Established in 1798, this central Virginia community was laid out in an irregular grid pattern and grew by steady accretion. Its commercial, residential, and industrial sections preserve an instructive assemblage of historic buildings. Main Street, the primary commercial corridor, is dominated by the 1939 Prince Edward County Courthouse and blocks of late-19th- and early-20th-century brick commercial buildings. The district’s northern section contains an impressive grouping of large turn-of-the-century warehouses, reflecting the importance of the tobacco industry to Farmville’s economy. Three residential neighborhoods—the western High Street corridor, the area bounded by High, Beech, Randolph, and Grove streets, and First and Second avenues—contain a variety of dwellings, churches, and schools, illustrating changing architectural tastes over 150 years. These quiet, shady streets are particularly rich both in restrained antebellum brick dwellings and more architecturally assertive Victorian and Colonial Revival residences.
A 2005 amendment to the original nomination for the Farmville Historic District was submitted to change the contributing status of the building at 119-123 West Third Street.
[NRHP Approved: 10/11/2005]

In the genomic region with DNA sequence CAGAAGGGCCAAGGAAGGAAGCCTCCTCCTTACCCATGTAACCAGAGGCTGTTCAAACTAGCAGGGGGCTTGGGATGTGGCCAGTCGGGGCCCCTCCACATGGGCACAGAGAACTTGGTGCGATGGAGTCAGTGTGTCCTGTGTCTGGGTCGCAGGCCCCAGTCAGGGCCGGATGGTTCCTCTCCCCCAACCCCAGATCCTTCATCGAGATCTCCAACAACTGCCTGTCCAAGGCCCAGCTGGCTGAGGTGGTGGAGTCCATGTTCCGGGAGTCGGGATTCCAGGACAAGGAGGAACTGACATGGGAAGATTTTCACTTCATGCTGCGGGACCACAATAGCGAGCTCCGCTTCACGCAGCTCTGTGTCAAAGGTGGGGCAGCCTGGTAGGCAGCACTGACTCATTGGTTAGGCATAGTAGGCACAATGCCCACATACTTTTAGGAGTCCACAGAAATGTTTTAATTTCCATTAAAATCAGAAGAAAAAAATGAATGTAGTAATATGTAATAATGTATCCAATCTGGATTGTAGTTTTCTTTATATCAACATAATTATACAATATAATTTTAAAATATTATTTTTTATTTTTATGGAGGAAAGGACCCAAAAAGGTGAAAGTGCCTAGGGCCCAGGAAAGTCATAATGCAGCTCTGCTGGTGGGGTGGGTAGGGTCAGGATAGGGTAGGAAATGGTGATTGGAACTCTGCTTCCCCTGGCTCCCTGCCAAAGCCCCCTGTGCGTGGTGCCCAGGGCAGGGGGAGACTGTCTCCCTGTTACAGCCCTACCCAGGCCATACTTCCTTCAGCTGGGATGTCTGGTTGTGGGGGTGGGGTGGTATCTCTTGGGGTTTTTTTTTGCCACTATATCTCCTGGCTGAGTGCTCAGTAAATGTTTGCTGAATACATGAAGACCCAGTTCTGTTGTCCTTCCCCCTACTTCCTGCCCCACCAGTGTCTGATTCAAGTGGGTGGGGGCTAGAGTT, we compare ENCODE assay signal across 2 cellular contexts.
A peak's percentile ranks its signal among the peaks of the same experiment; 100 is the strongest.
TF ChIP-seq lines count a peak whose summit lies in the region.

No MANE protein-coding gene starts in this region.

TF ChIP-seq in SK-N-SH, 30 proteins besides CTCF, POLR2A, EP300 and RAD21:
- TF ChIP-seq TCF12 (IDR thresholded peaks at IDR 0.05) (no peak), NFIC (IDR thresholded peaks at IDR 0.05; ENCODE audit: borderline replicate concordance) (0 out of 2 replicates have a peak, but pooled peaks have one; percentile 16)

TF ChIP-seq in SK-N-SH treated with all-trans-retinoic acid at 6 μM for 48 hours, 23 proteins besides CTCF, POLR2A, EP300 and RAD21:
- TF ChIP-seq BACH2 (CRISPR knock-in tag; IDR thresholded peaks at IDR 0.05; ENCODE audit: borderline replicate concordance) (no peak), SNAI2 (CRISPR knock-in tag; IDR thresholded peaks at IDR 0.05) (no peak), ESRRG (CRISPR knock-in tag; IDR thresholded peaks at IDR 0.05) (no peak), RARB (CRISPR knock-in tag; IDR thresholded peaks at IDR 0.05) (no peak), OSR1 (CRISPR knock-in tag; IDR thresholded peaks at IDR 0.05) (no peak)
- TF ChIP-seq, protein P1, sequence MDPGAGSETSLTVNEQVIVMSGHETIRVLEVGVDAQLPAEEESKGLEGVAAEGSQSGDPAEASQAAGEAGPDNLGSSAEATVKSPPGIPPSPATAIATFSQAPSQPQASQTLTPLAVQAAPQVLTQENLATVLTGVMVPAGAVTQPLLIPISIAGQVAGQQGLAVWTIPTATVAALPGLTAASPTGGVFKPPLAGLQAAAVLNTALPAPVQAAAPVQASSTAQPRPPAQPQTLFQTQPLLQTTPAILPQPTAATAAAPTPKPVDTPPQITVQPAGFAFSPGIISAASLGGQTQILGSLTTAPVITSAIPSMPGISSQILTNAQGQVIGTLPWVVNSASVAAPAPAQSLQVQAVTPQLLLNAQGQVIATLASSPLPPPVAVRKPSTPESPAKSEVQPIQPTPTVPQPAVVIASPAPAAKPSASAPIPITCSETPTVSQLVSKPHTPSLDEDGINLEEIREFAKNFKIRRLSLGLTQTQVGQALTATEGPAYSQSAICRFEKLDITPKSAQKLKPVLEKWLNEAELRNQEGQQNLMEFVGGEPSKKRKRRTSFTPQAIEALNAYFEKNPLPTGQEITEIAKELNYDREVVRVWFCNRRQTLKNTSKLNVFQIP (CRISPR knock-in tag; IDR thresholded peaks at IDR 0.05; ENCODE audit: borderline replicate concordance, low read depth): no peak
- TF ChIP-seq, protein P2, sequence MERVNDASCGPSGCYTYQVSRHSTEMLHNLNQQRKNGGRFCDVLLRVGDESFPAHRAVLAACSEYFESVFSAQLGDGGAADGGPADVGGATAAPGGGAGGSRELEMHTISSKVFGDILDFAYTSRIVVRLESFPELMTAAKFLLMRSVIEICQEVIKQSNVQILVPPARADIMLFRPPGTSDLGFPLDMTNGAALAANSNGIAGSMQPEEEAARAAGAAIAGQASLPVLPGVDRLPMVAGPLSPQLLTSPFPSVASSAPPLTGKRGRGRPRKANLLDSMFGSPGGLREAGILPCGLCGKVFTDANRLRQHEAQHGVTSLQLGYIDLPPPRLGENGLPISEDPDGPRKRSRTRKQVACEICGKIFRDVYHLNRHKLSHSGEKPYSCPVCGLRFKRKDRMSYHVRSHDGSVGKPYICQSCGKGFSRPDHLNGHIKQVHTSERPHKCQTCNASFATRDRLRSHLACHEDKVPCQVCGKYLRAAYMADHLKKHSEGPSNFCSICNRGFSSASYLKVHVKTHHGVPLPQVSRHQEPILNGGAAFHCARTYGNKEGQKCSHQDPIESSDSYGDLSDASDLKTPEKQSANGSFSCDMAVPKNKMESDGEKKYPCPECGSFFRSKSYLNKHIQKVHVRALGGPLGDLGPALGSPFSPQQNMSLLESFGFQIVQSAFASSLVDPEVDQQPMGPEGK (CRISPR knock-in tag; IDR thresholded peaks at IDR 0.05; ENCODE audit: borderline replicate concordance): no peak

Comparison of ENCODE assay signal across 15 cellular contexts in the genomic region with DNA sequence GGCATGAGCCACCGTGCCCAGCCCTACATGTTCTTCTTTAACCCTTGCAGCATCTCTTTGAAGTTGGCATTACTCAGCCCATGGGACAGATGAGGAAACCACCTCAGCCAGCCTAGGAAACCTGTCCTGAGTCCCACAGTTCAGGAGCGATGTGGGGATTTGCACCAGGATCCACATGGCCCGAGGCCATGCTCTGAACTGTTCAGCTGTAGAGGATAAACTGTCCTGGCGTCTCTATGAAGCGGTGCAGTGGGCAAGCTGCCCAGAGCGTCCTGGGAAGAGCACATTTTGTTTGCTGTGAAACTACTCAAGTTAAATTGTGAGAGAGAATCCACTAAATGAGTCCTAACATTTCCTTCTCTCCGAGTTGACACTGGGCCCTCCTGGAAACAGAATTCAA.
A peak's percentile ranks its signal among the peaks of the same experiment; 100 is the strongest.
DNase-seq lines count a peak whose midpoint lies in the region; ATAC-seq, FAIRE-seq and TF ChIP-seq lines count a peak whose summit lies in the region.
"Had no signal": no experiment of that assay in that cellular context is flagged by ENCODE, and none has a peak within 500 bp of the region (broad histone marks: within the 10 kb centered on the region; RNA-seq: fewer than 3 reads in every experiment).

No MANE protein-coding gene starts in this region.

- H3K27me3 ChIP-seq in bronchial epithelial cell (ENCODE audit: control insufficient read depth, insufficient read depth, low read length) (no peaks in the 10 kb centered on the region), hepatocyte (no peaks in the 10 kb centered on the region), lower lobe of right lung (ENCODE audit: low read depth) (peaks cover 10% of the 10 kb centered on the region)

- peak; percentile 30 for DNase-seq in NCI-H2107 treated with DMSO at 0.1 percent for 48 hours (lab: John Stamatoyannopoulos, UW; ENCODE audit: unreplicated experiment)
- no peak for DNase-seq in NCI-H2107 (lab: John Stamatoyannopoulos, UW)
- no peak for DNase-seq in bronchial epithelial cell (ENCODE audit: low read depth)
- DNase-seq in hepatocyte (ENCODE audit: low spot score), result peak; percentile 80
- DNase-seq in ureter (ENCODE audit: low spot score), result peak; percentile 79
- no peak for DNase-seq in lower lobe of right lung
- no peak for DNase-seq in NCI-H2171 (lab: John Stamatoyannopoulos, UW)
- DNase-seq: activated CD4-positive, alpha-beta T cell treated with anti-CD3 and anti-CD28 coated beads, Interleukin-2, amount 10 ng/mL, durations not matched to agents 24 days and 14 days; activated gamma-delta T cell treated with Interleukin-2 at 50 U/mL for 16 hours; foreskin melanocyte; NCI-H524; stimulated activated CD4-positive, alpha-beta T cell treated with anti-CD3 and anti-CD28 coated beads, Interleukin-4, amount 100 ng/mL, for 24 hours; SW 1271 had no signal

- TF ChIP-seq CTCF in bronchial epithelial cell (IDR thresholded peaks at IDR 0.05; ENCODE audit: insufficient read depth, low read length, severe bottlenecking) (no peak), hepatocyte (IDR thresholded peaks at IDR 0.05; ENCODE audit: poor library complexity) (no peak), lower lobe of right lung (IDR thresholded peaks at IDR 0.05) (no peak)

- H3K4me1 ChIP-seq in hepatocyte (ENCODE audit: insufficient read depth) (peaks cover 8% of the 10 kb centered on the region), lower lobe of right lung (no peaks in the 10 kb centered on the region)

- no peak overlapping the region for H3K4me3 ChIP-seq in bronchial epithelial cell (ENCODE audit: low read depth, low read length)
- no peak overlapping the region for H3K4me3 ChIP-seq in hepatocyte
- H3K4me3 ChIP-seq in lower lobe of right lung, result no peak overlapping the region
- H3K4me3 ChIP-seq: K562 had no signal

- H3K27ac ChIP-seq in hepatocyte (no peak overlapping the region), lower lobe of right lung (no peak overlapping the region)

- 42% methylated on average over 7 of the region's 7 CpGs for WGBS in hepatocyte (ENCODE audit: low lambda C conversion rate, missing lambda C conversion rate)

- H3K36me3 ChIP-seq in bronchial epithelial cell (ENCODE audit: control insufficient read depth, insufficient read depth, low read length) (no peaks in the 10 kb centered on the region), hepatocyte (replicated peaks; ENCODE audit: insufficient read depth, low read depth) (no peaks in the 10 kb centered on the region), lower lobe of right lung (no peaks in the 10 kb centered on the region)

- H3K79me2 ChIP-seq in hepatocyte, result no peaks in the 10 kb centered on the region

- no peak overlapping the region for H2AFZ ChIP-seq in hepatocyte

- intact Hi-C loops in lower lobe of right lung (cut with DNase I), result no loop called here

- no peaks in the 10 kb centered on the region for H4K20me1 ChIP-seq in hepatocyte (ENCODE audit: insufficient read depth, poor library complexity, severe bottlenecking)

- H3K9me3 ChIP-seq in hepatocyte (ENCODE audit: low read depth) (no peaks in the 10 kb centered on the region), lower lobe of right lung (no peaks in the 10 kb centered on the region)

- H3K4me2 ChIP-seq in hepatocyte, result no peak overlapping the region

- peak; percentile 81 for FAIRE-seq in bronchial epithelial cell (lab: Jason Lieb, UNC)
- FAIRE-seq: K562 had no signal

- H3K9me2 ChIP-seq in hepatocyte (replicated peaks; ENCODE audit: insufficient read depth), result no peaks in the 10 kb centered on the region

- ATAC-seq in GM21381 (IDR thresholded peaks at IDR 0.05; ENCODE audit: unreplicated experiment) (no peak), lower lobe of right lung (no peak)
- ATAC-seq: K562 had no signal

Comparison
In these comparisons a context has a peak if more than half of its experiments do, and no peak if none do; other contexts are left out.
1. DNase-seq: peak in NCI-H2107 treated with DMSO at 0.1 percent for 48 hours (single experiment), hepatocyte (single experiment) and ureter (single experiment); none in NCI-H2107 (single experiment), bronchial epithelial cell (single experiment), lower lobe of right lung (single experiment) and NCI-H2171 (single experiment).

In 2016, additional documentation was approved to update the Farmville Historic District’s inventory, and more importantly, to expand the period of significance to end in 1966, in order to include additional historic trends and architecture dating from 1940 to 1966. Five areas of significance were added to the historic district at the state level of significance (Education, Ethnic Heritage: African American, Law, Politics/Government, Religion, and Social History). The historic district also is significant at the statewide level for its association with Reverend L. Francis Griffin of the First Baptist Church, who played a major role in the struggle to integrate Prince Edward County’s public schools. The expanded period of significance includes events associated with the Civil Rights movement in Farmville and Prince Edward County up through 1966.
[NRHP Approved: 10/17/2016]
Many properties listed in the registers are private dwellings and are not open to the public, however many are visible from the public right-of-way. Please be respectful of owner privacy.
VLR: Virginia Landmarks Register
NPS: National Park Service
NRHP: National Register of Historic Places
NHL: National Historic Landmark